Around the outer surface of the closed end of said solid electrolyte element 2, heater 10 is arranged so as to heat the oxygen concentration cell 1 up to about 500° C.-1000° C. This heater 10 is provided in the gas passageway 6 of the frame 7 in a gas-tight manner. A probe 12 is provided to introduce the combustion exhaust gas to be measured into the gas passageway by suction action of ejector nozzle 11. At the top end of the probe 12, a dust filter 13 is provided. Furthermore, a heater tube 14 mounted with the heater 10 around it is provided and a heat insulating layer 15 is provided to surround the heater tube 14.

An inlet tube 16 of calibration gas is provided and an exhaust passageway 17 and another heat insulating layer 18 are provided.

This known device has disadvantages in that the sensing portion comprising the sensing cell formed of the oxygen concentration cell 1 and a heater member. The heat member has a heater 10 and a heater tube 14 and includes other components of a considerably large size and thus the thermal capacity becomes relatively large. Therefore, a long time is required before the sensing cell of the oxygen concentration cell 1 assumes a predetermined working temperature by the heating of a heat source, for instance by the heater 10. Namely, the warming-up time counted from the start of heating of the heater 10 to the commencement of the actual measurement is very long and furthermore the response speed is slow since the sensing portion is of a large size.

Another oxygen concentration measuring device is known as shown in FIG. 2, which measures the oxygen concentration in an exhaust gas and in which the gas to be measured is introduced in an oxygen concentration detector 1 through an aid of suction of the air ejector 72.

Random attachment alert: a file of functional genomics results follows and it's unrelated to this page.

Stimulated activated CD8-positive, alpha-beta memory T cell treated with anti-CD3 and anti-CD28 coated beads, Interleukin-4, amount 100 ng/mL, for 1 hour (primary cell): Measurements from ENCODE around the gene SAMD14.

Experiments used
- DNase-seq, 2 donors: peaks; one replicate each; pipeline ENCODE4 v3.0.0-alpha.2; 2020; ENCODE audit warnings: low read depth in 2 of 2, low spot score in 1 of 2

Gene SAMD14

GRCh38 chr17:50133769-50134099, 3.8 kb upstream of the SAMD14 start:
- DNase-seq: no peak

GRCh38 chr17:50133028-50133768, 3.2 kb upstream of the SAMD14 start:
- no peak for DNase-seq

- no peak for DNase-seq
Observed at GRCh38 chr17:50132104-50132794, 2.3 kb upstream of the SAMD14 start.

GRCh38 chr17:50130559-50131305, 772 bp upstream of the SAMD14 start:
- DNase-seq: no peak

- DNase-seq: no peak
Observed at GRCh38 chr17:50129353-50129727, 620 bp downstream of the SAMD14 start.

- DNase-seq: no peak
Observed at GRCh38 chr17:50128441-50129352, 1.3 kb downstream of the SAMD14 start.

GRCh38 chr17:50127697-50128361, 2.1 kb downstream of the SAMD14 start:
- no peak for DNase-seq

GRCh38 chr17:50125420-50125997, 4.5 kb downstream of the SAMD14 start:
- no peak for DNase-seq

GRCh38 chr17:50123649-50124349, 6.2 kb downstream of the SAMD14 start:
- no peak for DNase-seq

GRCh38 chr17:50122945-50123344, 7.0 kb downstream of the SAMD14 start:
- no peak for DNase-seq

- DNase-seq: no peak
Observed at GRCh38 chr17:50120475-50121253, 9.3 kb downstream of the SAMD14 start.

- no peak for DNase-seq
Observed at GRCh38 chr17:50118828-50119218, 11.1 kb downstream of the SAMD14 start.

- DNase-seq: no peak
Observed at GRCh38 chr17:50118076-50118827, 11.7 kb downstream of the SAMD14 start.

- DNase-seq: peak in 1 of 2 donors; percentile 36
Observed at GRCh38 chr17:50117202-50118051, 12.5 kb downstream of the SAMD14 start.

This known oxygen concentration measuring device is of an industrial use and to be used by mounting it on the furnace wall of a combustion furnace etc. and it comprises a main flow tube 73 into which the exhaust gas to be measured for its oxygen concentration and taken by a probe 71 is sucked by suction of an air flow ejected from an air ejector 72, a branch tube 74 through which a branched exhaust gas stream is returned back to the main flow tube 73, an oxygen concentration sensor 75 comprising a closed bottom cylindrical solid electrolyte element 75 detachably mounted at the branch tube 74, a heating furnace 76 fixed near the outer surface of the oxygen concentration sensor 75 and a calibration gas outlet tube 77 connected to a branch tube wall of the gas flow inlet side to the oxygen concentration detector 75.

However, the abovementioned industrial oxygen concentration measuring device has disadvantages also in that the size and weight become large and hence the thermal capacitance increases which results in a long warm-up time due to the fact that the oxygen concentration sensor 75 has a closed bottom cylindrical shape and that the heating furnace 76 is provided separately from the detector 75. Furthermore, as the exhaust gas flows in the branch tube by thermal convection so that the response characteristics are insufficient and the mounting position of the measuring device is limited due to the large-size of the detector.